Union leaders are less than impressed by President Obama. Trumka views Obama's economic policies as half-hearted gestures. This August, in anticipation of the president's latest stimulus plan of targeted spending and tax cuts, Trumka stated: "If he's (Obama) talking about another percent or two break from a tax here and doing something with patent control, and doing three years down the road something with infrastructure bank, that's not going to get the job done." In the same vein, Larry Hanley, president of the Amalgamated Transit Union, has remarked, "Obama campaigned big, but he's governing small." Labor officials are especially dismayed that Obama declined union invitations to visit Wisconsin during the Capitol Building showdown earlier this year, where thousands of protestors had mobilized against Republican Governor Scott Walker and supporters in the legislature; as a candidate in 2008, Obama had vowed to "put on sneakers" and walk a picket line on behalf of a union.
There have been other disappointments. President Obama, with help from lead Democrats in Congress, delivered unions the health care overhaul law they craved, but minus any government-run insurance "option." Adding to the sense of betrayal, Obama last December signed a two-year extension of President George W. Bush's tax cuts - also known in progressive parlance as "tax cuts for the rich." The president also has come out in favor of free trade agreements with Colombia, Panama and South Korea that union leaders say will cost American jobs. Moreover, despite a promise by candidate Obama in 2008 to raise the federal minimum wage from $7.25 to $9.50 an hour, he hasn't brought up the issue since. And the President's 26-member Jobs and Competitiveness Council (the successor to the Economic Recovery Advisory Board), formed this January and headed by General Electric Chairman & CEO Jeffrey Immelt, has only two union representatives, the AFL-CIO's Trumka and United Food & Commercial Workers President Joe Hansen.
In the face of all this, it may be little surprise that union donations to candidates for national office at the start of this year were down about 40 percent from the same time in 2009, according to the nonpartisan Washington, D.C.-based Center for Responsive Politics. The selection by the Democratic National Committee of Charlotte as the 2012 convention site isn't likely to close that gap. A dozen unions in August, in fact, issued a joint statement indicating they would boycott the convention because of the city being situated in a Right to Work state. The selection is "somewhat of an insult," says Joseph McCartin, director of a Georgetown University project on labor and the working poor.
If labor leaders feel snubbed by Democrats on these and other matters, the question arises: Where else can they go? They're not about to flock to the Republican Party, whom they see as their traditional enemy. Relatively few GOP congressmen and state legislators, and then mainly in slower-growing Northeast and North Central states, in any given election cycle can be counted on to do the things that win union endorsements. Nor are union officials likely to lead the formation of a progressive third party. Such a move inevitably would split the Democrats' natural constituency, thus assuring Republican wins in toss-up states. Trumka knows that for better or worse, he's stuck with the Democrats. The nascent AFL-CIO Super PAC and other institution-building measures thus can be seen as political brinkmanship. By announcing that the AFL-CIO and member federations will withhold support from Democrats who are lackadaisical toward union goals, Trumka hopes to induce state and local party organizations to nominate more candidates willing to "walk the walk."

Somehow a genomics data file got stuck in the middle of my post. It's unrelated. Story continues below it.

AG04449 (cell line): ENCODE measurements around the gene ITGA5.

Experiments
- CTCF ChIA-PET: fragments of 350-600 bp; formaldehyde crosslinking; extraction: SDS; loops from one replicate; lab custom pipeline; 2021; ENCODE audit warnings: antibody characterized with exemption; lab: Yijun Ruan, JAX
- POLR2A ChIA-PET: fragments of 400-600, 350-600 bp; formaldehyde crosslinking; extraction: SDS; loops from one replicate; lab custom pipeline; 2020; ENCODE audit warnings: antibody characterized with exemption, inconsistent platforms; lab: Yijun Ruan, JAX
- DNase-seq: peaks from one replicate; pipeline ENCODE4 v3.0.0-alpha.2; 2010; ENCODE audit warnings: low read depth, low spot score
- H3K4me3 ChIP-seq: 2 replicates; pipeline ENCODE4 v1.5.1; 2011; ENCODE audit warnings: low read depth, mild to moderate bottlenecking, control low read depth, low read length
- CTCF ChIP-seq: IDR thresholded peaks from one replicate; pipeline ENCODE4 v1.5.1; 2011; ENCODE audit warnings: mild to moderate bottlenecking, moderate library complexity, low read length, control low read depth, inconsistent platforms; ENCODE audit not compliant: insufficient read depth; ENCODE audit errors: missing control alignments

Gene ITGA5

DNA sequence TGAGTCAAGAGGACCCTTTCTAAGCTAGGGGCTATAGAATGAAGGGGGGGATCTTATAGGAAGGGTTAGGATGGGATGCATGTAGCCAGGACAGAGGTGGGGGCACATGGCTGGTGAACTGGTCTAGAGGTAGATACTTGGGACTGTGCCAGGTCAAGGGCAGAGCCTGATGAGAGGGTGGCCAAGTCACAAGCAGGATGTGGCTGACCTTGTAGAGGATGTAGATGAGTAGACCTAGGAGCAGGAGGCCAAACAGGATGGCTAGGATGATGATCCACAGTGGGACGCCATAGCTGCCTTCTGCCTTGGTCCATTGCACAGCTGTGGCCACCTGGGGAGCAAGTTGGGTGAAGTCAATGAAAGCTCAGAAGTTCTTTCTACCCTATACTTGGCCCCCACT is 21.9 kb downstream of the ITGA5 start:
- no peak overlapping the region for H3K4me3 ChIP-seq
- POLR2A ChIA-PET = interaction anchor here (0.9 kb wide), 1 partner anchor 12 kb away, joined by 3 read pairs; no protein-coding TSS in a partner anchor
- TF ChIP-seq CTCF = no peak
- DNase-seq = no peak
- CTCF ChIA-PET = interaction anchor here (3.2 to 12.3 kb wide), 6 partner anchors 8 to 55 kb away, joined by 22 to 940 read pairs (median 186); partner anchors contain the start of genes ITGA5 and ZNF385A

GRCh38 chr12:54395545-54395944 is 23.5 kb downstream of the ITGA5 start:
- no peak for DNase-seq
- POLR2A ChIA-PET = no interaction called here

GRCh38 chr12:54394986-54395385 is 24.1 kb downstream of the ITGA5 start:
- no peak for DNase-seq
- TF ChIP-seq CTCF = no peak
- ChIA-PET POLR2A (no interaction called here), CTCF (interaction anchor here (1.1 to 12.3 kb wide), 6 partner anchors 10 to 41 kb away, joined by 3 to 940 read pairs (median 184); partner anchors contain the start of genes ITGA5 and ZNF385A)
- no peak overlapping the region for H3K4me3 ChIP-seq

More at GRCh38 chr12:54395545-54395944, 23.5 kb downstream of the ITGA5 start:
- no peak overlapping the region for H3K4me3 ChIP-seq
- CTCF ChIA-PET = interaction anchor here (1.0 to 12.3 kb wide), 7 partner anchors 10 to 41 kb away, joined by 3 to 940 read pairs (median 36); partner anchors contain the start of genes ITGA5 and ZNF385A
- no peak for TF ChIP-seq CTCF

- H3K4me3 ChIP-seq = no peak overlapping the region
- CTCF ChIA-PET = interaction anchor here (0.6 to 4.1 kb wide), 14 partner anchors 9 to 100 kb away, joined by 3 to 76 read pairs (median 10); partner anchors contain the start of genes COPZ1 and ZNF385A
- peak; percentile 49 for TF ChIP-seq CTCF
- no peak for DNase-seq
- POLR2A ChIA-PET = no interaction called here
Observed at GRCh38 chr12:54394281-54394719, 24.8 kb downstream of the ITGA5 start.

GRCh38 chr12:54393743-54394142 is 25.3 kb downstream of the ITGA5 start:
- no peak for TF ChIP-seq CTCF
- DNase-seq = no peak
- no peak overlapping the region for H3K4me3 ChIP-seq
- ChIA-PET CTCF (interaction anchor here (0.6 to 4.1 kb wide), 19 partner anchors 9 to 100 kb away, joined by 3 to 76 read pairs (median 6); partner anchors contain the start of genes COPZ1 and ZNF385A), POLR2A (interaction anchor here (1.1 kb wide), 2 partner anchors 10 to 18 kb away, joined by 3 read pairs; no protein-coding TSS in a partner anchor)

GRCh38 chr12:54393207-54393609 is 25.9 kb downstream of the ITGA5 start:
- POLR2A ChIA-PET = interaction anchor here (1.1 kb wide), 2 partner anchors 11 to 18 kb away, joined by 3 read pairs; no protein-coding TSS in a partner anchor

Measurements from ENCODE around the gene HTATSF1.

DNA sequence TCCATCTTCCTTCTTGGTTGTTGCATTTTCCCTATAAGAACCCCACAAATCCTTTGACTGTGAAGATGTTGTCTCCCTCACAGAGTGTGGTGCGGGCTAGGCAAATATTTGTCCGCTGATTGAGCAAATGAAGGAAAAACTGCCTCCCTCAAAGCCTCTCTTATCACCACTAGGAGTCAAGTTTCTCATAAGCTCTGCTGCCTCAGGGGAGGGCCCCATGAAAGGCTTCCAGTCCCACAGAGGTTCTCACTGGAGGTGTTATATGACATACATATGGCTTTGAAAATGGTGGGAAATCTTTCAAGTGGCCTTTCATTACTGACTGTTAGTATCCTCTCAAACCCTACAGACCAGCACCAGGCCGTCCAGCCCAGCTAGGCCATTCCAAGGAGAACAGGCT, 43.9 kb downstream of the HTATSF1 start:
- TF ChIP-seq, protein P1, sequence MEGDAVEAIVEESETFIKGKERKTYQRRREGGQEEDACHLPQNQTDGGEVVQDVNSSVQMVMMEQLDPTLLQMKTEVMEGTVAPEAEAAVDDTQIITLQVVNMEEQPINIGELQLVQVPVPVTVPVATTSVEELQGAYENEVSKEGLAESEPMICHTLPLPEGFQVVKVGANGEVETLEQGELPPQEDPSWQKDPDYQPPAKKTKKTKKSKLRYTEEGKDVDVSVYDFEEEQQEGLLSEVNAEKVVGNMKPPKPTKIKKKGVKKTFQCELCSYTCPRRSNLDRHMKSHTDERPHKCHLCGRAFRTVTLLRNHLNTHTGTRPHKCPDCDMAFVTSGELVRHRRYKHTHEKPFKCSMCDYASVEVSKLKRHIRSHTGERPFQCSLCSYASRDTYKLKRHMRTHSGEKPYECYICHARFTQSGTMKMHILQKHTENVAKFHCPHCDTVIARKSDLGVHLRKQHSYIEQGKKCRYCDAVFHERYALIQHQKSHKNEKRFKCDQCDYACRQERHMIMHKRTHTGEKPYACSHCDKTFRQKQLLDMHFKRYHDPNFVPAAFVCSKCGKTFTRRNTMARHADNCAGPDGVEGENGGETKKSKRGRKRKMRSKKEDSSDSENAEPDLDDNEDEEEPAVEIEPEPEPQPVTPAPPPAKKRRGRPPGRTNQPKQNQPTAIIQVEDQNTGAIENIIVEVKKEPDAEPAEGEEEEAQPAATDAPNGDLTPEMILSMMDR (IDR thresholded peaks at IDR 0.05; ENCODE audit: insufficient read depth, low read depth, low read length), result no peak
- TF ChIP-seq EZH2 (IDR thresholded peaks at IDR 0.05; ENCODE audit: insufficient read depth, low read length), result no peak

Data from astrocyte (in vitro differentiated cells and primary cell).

This puts Obama and his party's mainstream in a dilemma. On one hand, they must move rightward to win general elections. The handwriting is on the wall. The 2010 midterm elections were a windfall for Republicans, resulting in a pickup of 63 seats in the House of Representatives alone. The recent special election for the vacant seat of former Rep. Anthony Weiner, D-N.Y., resulted in a victory for Republican Bob Turner, the first GOP victory in that congressional district in nearly 90 years. And the president's approval ratings now are hovering a little above the 40 percent mark. On the other hand, Democrats must obtain monetary and other support needed to run a successful campaign - the kind of support, in other words, that unions are best positioned to provide. If Obama in particular moves any closer to the center, he risks a challenge from his Left to his renomination.
Thus, we have a classic Catch-22: The Democrats must move rightward, yet can't afford to alienate the unions by moving rightward. Loud pronouncements by leaders of unions and other party blocs, especially blacks and Hispanics, might induce Democratic Party bosses to energize their "base," but at the cost of failure to expand it. The Democrats' best hope may well rest with Republicans nominating candidates widely perceived as unqualified, dogmatic or otherwise suspect.
Progressives as a whole may be their own worst enemies. Unable to admit to the possibility that their message isn't all that popular, they're pouncing on President Obama with increasing frequency, accusing him of being an inadequate messenger. If organized labor really wanted to be the deciding factor in 2012, it would change its message. Rather than continue its never-ending campaign to socialize the U.S. economy to the alleged benefit of that noble-sounding abstraction, "working families," the labor movement should seek more avenues of cooperation with employers. But that's not likely to happen in absence of internal challenges to current leadership. And with people like Richard Trumka in the driver's seat, it's hard to imagine too many union members willing to launch a challenge.